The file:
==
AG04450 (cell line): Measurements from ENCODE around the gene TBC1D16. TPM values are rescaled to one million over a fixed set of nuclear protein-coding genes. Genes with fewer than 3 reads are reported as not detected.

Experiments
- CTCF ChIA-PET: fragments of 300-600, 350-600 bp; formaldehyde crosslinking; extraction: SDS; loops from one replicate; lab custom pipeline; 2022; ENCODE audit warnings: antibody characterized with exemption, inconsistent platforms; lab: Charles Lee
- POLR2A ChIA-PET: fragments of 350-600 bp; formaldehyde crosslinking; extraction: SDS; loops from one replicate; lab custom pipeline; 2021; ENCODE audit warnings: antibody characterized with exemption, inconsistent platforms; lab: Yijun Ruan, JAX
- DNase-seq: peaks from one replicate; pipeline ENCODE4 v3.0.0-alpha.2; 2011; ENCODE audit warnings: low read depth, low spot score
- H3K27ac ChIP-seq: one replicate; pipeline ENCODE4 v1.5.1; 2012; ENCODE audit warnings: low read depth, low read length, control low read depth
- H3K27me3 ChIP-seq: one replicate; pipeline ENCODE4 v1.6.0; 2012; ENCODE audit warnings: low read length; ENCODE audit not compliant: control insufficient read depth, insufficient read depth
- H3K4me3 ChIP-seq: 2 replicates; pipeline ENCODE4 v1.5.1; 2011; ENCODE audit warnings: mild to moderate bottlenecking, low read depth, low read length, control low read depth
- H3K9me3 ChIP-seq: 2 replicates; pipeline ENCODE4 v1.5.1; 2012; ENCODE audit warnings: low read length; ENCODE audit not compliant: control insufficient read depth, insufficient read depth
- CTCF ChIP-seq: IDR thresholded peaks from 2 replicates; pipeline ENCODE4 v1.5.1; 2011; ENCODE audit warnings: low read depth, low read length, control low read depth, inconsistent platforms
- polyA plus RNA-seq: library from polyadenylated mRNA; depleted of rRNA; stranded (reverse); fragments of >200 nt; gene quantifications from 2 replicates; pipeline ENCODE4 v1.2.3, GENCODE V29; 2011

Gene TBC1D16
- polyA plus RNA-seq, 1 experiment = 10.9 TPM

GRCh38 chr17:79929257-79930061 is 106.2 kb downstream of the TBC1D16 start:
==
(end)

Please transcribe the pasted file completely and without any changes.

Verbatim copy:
AG04450 (cell line): Measurements from ENCODE around the gene TBC1D16. TPM values are rescaled to one million over a fixed set of nuclear protein-coding genes. Genes with fewer than 3 reads are reported as not detected.

Experiments
- CTCF ChIA-PET: fragments of 300-600, 350-600 bp; formaldehyde crosslinking; extraction: SDS; loops from one replicate; lab custom pipeline; 2022; ENCODE audit warnings: antibody characterized with exemption, inconsistent platforms; lab: Charles Lee
- POLR2A ChIA-PET: fragments of 350-600 bp; formaldehyde crosslinking; extraction: SDS; loops from one replicate; lab custom pipeline; 2021; ENCODE audit warnings: antibody characterized with exemption, inconsistent platforms; lab: Yijun Ruan, JAX
- DNase-seq: peaks from one replicate; pipeline ENCODE4 v3.0.0-alpha.2; 2011; ENCODE audit warnings: low read depth, low spot score
- H3K27ac ChIP-seq: one replicate; pipeline ENCODE4 v1.5.1; 2012; ENCODE audit warnings: low read depth, low read length, control low read depth
- H3K27me3 ChIP-seq: one replicate; pipeline ENCODE4 v1.6.0; 2012; ENCODE audit warnings: low read length; ENCODE audit not compliant: control insufficient read depth, insufficient read depth
- H3K4me3 ChIP-seq: 2 replicates; pipeline ENCODE4 v1.5.1; 2011; ENCODE audit warnings: mild to moderate bottlenecking, low read depth, low read length, control low read depth
- H3K9me3 ChIP-seq: 2 replicates; pipeline ENCODE4 v1.5.1; 2012; ENCODE audit warnings: low read length; ENCODE audit not compliant: control insufficient read depth, insufficient read depth
- CTCF ChIP-seq: IDR thresholded peaks from 2 replicates; pipeline ENCODE4 v1.5.1; 2011; ENCODE audit warnings: low read depth, low read length, control low read depth, inconsistent platforms
- polyA plus RNA-seq: library from polyadenylated mRNA; depleted of rRNA; stranded (reverse); fragments of >200 nt; gene quantifications from 2 replicates; pipeline ENCODE4 v1.2.3, GENCODE V29; 2011

Gene TBC1D16
- polyA plus RNA-seq, 1 experiment = 10.9 TPM

GRCh38 chr17:79929257-79930061 is 106.2 kb downstream of the TBC1D16 start: